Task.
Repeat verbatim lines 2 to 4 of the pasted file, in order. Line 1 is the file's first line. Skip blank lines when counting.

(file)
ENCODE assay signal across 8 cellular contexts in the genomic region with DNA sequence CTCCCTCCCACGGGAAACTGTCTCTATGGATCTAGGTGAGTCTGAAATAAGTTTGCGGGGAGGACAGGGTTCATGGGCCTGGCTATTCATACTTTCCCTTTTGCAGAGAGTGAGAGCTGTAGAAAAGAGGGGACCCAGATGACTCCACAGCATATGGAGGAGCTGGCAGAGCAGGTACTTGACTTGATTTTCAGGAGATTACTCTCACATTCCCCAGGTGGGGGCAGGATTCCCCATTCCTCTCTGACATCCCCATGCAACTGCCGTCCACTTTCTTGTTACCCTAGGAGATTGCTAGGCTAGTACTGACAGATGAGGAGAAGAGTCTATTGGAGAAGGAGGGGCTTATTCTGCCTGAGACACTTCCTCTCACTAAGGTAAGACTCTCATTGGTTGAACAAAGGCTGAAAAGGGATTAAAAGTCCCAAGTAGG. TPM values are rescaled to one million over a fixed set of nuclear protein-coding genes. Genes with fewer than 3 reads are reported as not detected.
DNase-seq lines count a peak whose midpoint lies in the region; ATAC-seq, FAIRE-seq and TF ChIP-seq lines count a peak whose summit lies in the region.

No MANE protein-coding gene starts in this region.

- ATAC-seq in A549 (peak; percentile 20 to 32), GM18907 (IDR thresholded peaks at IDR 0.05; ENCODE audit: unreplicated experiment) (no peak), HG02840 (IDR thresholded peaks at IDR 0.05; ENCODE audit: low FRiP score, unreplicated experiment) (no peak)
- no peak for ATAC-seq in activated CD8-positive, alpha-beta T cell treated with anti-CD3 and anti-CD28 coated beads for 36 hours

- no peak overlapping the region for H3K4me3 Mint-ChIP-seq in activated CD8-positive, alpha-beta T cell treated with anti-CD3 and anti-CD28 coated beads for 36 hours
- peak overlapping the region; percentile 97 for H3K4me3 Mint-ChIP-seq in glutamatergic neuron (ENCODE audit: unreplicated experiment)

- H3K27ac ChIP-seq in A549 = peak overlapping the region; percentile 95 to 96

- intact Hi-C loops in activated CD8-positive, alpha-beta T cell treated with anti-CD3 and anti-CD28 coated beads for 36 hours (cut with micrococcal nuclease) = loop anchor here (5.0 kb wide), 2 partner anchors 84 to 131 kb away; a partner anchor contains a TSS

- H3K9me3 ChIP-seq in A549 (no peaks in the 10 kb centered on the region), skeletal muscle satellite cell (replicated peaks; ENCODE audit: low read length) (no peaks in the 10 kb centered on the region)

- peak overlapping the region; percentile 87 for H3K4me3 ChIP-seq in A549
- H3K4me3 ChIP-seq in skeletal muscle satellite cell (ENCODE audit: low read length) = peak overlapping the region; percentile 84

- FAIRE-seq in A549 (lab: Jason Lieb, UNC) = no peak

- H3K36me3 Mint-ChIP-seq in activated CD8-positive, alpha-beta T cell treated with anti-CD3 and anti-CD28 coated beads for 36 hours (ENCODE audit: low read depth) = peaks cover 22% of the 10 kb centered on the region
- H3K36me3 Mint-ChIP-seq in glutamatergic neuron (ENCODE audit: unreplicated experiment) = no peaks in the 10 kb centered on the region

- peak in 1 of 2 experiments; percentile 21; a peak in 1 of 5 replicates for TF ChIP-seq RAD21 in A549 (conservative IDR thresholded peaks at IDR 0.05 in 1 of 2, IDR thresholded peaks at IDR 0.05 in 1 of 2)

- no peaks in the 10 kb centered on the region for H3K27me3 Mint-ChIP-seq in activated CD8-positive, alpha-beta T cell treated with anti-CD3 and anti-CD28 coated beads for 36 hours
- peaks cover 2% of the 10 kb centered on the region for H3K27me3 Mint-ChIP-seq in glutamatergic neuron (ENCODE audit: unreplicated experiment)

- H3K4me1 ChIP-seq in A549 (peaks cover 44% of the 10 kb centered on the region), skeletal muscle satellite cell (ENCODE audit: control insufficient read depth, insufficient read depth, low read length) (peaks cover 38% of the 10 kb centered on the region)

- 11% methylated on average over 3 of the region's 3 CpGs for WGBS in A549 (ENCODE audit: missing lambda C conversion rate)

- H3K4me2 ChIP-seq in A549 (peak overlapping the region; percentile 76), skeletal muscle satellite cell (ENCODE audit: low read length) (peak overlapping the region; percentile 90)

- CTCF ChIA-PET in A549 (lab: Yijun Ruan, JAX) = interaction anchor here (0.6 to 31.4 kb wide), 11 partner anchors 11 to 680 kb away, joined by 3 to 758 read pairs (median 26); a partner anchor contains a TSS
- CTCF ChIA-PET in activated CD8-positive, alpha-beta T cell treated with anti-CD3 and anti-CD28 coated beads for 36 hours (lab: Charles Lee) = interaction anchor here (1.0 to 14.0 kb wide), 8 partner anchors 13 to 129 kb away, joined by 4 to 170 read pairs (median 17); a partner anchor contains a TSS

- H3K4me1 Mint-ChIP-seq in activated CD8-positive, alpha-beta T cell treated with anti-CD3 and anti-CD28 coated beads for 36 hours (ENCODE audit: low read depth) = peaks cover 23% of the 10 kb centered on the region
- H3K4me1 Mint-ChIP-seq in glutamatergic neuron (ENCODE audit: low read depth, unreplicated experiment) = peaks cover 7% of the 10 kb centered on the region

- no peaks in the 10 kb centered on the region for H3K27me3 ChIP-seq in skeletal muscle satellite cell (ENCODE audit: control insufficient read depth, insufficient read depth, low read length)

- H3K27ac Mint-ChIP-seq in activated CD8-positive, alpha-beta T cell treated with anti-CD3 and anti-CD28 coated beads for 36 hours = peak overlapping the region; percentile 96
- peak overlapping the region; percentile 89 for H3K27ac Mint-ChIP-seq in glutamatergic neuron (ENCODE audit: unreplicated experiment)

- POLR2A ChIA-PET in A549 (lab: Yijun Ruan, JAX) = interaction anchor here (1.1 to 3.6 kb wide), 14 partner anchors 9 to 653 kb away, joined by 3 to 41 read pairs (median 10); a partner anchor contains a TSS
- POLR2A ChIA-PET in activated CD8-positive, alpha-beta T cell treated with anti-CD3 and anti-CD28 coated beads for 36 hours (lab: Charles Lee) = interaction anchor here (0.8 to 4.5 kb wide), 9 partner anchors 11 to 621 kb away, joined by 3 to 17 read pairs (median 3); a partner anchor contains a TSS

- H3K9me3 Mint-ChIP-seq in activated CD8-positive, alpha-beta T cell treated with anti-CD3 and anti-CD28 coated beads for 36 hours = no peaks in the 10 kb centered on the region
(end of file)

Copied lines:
DNase-seq lines count a peak whose midpoint lies in the region; ATAC-seq, FAIRE-seq and TF ChIP-seq lines count a peak whose summit lies in the region.

No MANE protein-coding gene starts in this region.

- ATAC-seq in A549 (peak; percentile 20 to 32), GM18907 (IDR thresholded peaks at IDR 0.05; ENCODE audit: unreplicated experiment) (no peak), HG02840 (IDR thresholded peaks at IDR 0.05; ENCODE audit: low FRiP score, unreplicated experiment) (no peak)